May 28, 2024


Art Is Experience

Why Jim O’Heir was ‘nervous’ about ‘Parks and Recreation’ reunion

Jim O’Heir, who played clueless, good-natured bumbler Jerry Gergich on “Parks and Recreation,” says he slipped right back into character for Thursday night’s episode — which reunites the cast for the first time since the beloved NBC sitcom ended its seven-season run in 2015.

“Absolutely, but I was nervous about it,” says O’Heir. “The way it came to pass was, [the cast] has a text chain called ‘Parks Family Text’ in which we’re all in each other’s faces all the time, which has been lovely. Then we got an email from [series co-creator] Mike Schur who said he’d gotten a call from NBC and wanted to know if we would do something.

“We were all on board in about an hour and then I thought, ‘Oh God, I gotta do Jerry. This isn’t just a table read,’” he says. “But [reviving Jerry] was a comfortable little shoe, and here’s why: the writers know the characters so well and they wrote for all of us, which made it easy.”

“Parks and Recreation” starred Amy Poehler as Leslie Knope, a sunny bureaucrat working in the Parks Department of (fictional) Pawnee, Ind. In addition to O’Heir, the ensemble cast included Nick Offerman, Aziz Ansari, Rashida Jones, Aubrey Plaza, Chris Pratt, Adam Scott, Retta and Rob Lowe — all returning for the 8:30 p.m. episode to raise funds for Feeding America’s COVID-19 Response Fund helping food banks nationwide. (The actors are donating their salaries.)

In the episode, Leslie is determined to stay connected to her friends during social distancing. It also marks the first time a scripted broadcast TV show has addressed the coronavirus pandemic.

“It takes place in the present-day, and [Jerry] is still mayor of Pawnee, and Leslie is in charge of parks across the country and, because she’s Leslie, she’s obsessed with all of us and needs to hear from us,” O’Heir says. “Jerry doesn’t know what the hell is going on and Leslie helps him with all the silly stuff.

“I literally had tears in my eyes after reading the script, and the fans are going to go crazy,” he says. “Each character has that trait the fans love about them.”

O’Heir shot his part of the episode from his home in L.A., with a little technical help and creative help from Schur and “Parks and Recreation” executive producer Morgan Sackett.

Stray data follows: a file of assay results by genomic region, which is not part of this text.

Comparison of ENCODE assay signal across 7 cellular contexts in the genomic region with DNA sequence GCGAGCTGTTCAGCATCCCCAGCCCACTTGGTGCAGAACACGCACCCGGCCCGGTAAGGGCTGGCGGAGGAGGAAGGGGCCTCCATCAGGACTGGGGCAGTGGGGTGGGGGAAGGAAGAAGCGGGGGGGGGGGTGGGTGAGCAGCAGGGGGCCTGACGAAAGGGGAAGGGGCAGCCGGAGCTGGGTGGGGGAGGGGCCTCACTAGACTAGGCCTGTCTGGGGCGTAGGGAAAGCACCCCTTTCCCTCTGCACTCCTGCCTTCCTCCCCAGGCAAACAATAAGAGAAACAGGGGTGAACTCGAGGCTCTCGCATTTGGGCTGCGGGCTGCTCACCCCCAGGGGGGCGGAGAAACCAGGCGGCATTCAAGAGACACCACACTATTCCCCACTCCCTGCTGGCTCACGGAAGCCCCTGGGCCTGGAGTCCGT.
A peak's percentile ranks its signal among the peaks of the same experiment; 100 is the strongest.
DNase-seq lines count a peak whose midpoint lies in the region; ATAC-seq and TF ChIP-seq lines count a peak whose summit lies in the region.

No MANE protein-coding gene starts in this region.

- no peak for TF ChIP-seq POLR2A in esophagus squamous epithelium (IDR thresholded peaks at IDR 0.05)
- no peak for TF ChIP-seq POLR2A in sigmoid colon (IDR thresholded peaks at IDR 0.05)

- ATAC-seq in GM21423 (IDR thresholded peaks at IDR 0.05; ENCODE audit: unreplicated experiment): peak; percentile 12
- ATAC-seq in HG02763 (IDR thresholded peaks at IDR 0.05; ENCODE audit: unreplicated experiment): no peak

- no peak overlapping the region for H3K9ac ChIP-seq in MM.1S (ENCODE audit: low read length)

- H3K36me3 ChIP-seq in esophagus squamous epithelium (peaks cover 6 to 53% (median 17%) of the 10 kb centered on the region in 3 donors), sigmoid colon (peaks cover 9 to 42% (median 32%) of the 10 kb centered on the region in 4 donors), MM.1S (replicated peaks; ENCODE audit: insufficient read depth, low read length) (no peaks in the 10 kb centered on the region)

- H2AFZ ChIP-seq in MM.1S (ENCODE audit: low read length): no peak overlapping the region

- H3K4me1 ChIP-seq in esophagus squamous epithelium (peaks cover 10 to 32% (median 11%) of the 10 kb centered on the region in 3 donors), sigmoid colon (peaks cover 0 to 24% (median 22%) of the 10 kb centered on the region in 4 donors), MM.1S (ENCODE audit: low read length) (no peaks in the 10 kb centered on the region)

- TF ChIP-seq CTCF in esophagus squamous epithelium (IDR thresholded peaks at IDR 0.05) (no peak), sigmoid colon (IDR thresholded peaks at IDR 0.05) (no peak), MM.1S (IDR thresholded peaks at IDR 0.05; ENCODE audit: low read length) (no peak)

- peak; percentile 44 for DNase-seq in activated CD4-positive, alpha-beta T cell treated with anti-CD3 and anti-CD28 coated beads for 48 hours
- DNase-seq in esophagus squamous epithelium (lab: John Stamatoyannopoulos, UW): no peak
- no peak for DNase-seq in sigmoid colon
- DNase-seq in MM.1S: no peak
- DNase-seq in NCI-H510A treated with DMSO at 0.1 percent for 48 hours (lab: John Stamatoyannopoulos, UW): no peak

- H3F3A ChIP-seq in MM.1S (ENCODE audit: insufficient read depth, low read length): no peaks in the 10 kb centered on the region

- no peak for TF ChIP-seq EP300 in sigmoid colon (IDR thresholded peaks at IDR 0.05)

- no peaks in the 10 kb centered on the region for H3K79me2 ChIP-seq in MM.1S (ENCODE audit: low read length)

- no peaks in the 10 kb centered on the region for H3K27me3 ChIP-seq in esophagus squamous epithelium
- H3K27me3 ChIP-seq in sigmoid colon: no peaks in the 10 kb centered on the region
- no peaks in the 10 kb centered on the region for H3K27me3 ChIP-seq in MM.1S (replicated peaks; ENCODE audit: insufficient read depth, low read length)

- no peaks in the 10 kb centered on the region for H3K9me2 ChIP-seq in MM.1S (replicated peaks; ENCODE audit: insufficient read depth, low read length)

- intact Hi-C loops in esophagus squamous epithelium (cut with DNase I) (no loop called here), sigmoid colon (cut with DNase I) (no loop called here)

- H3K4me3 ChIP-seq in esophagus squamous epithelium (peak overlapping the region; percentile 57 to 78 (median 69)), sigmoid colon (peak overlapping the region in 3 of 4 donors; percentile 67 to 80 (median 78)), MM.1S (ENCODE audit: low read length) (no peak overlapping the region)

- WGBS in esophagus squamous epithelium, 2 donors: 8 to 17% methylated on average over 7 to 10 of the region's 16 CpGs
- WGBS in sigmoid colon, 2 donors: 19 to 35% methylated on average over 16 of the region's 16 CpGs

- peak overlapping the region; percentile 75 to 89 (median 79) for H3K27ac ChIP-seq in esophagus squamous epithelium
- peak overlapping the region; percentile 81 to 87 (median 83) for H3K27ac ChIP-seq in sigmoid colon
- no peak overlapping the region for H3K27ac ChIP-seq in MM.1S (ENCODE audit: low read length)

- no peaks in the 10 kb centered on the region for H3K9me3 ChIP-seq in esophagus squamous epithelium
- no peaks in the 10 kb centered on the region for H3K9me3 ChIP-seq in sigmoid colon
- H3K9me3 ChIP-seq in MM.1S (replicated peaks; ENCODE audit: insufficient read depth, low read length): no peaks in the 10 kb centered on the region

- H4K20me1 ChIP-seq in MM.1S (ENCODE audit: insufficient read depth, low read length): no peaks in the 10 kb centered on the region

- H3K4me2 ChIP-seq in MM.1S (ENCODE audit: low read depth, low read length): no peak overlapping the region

“We got the script and then set up a table read, so we Zoomed for that. Everybody was in on that call,” he says. “Then about 12 hours later we got rewrites, which is what you do after a table read, then they said, ‘OK, here’s the thing: you have to do this on your own. You’re going to be lighting director, cameraman, makeup person, hair, etc.’

“One wall of my house is glass looking out into the backyard. That would not be Jerry’s house,” O’Heir says. “So I had to create Jerry’s room, and it needed to be nighttime, even though I was shooting my scenes at 9:30 a.m. I put dog beds outside my window to keep the light out … and they dropped off cameras in a big plastic box that contained a tripod, a light and instructions. Thankfully 90 percent of it was assembled since I’m so technically pathetic.”

Adam Scott as Ben Wyatt, Amy Poehler as Leslie Knope and Jim O'Heir as Jerry.
Adam Scott as Ben Wyatt, Amy Poehler as Leslie Knope and Jim O’Heir as Jerry.NBC/NBCU Photo Bank

O’Heir shot his scenes on Zoom with Schur and Sackett directing him and Schur playing the shows’ other characters — so O’Heir, as Jerry, could react accordingly. “Mike was reading the other lines; he knows all the characters and all their cadences and he knows how I’m probably going to say a line,” he says. “By the time I was done, it took about two hours, and there was a car waiting outside to take the tape for editing. They had it all down.”

O’Heir says the reunion episode was a huge surprise, since there were no plans to bring back “Parks and Recreation” anytime soon.

“We were always asked, ‘When are you coming back?’ and, to be honest, we weren’t,” he says. “There were a number of reasons. It was too soon, since we’d only been off the air for five years. Mike has always said it would take two things: that everyone wants to do it and that he needed to have a story to tell.

“Well, wow — now there’s a helluva story to tell.”